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ALBUM REVIEW: yeule, Glitch Princess

Grade: A-

yeule has become a prominent name in the alternative musical scene after the release of their debut album, Serotonin II (2019). Almost 4 years later, the London-based singer, songwriter and producer brings us their sophomore release, Glitch Princess. Before we get into it, it is a must to understand yeule's world vision. A child of the Tumblr era, they felt a strong connection towards online communities over in-real-life ones. They built their own community, where they could feel safe from the harms of real life and even themselves. Slowly, yeule began writing and producing their own songs, releasing 3 EPs and one video game soundtrack between 2014 and 2017. The artist has been heavily influenced by the "online world", which they define as a double-edged sword. It can make you feel at home, but you still are a real person living in the real world. They're trying to bring the feelings of both worlds together through their music, which they have done successfully.

Glitch Princess begins with the autobiographical intro, “My Name Is Nat Ćmiel”, a minimalist glitchy spoken word track where yeule introduces themselves, the things they like and the things they don't. Here, we are also introduced to many of the album's themes, with yeule saying they "like making up worlds", or "being a boy, [and] being a girl." “Electric” follows, with a heavenly ambient pop sound that reminds me of early tracks such as “Eva” or “Blue Butterfly”, where yeule sings about their self-destructive behavior while trying to cling to their loved one. “Eyes”, the fourth track, is a hauntingly delicate piece where yeule touches on their body dysphoria, repeating "how can I burn out of my own body?" between a high pitched piano and dark, saturated synths contrasting with their soft voice. The artist switches it up during “Don't Be So Hard On Your Own Beauty”, a dreamy indie rock ballad where yeule looks for solace from their loved one, switching between the darkest thoughts on their mind and the feeling of relief they feel when in company of the one they love.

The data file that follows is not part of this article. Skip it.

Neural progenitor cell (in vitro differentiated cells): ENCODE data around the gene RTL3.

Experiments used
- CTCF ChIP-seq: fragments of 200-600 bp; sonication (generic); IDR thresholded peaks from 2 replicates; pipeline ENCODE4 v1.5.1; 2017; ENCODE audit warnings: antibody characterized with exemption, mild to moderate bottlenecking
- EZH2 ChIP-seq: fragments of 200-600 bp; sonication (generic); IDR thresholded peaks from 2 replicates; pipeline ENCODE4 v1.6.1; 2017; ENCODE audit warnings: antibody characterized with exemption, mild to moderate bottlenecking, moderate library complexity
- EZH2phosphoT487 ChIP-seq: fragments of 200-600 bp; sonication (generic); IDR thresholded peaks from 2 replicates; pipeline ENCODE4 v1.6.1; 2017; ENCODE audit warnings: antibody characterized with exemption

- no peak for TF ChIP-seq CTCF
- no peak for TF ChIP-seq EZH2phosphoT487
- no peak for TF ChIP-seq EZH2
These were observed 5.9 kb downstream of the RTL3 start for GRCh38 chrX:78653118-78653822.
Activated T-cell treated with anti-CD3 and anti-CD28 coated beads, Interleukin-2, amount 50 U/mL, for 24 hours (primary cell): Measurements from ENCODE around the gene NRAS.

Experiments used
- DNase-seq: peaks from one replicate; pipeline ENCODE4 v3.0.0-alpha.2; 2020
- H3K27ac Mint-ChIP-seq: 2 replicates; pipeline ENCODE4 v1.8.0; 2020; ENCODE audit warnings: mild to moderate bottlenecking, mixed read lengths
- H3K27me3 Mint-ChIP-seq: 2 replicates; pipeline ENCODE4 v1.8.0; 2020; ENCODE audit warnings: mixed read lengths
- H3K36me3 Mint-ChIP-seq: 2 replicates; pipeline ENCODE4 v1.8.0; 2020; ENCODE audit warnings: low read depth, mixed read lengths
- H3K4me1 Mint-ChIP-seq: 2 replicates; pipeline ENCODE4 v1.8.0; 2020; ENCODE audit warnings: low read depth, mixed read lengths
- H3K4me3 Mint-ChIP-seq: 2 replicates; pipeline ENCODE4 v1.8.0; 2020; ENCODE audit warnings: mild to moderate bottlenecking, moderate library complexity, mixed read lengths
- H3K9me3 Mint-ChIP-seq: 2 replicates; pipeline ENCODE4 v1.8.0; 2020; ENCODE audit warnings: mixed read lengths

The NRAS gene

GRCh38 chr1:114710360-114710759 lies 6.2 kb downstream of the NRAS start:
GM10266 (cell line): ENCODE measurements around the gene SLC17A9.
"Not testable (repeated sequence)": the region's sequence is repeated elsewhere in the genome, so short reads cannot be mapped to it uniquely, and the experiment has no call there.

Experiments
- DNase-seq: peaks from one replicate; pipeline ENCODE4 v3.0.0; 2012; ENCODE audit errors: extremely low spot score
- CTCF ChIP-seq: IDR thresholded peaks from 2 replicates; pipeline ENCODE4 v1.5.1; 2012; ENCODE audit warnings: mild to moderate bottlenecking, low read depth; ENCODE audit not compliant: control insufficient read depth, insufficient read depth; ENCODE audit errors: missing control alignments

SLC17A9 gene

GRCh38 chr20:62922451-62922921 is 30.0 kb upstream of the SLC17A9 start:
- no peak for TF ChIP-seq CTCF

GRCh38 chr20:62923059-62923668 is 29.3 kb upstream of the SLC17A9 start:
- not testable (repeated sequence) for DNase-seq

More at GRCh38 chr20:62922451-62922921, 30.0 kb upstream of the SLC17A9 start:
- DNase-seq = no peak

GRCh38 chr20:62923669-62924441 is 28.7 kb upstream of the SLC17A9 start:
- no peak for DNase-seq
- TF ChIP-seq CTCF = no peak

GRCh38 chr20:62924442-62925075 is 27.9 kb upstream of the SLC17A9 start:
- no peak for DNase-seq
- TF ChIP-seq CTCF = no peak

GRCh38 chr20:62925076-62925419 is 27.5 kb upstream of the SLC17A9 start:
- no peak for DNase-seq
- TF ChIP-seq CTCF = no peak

Later on the album we find “Too Dead Inside” and “Bites on My Neck”, both produced by yeule and PC Music mastermind Danny L Harle (the second with additional production from Mura Masa). yeule unleashes a side they've hinted at before (in songs such as “Poison Arrow”), but never fully explored. yeule's cyber take on pop mixed with Harle's maximalist production create the perfect storm. “Too Dead Inside” is a beautifully crafted futuristic dance track, that hides behind their hypnotic rhythm a darker side uncovered by the lyrics, where yeule asks "where do I go when I want to see the sunrise, but I'm too dead inside?". “Bites on My Neck” will become one of yeule's signature tracks with time, with the singer building a sorrowful song with soft vocals on top of microbeats and glitches. The track builds onto a section of bright synths while yeule sings "bites on my neck, I'm still bleeding through all the bruises you left on me.” The artist turns their suffering into joy, with them using a scream as one of the main synths during the chorus break.

The last three tracks that close the LP go back to the dream-like ambient and glitch pop tracks. “I <3 U” is a letter to the one yeule loves, where they confess their darkest and deepest thoughts to their significant other, and even when they both struggle with their mental health, yeule loves them. “Friendly Machine” is full of noise-like synths and microbeats, feeling like an error appearing on a screen, or a virus taking over your device, with yeule singing about a "friendly machine around their neck" wanting to "wipe their memory clean". The album ends with Mandy, a violent and noisy track where yeule sings (and screams) in a fashion similar to stream of thought. On streaming versions of the album, yeule included “The Things They Did for Me Out Of Love”, a prologue to the record in the shape of a 4 hour and 44 minute ambient track with portions of field recordings and spoken words, co-produced by yeule and Harle. While this piece is a beautiful composition that brings the calm after the storm of the record, it is not essential to the album experience. Glitch Princess is a manifesto of yeule's identity and persona, and the expression of many unheard voices drowned in the ocean of the internet. yeule crafted a record that's intimate and unique, but at the same time, it speaks of issues common to most people online, to those who suffer from mental illness, to those who deal with their gender and sexuality. This record also encapsulates the experience of being an internet user in its many intricate sonic details: the use of microbeats, glitch sections and ambient pop synths. If Visions by Grimes influenced a whole generation of new independent artists during the last decade with its sound, we might be in front of one of the records that will define this decade's new artists.

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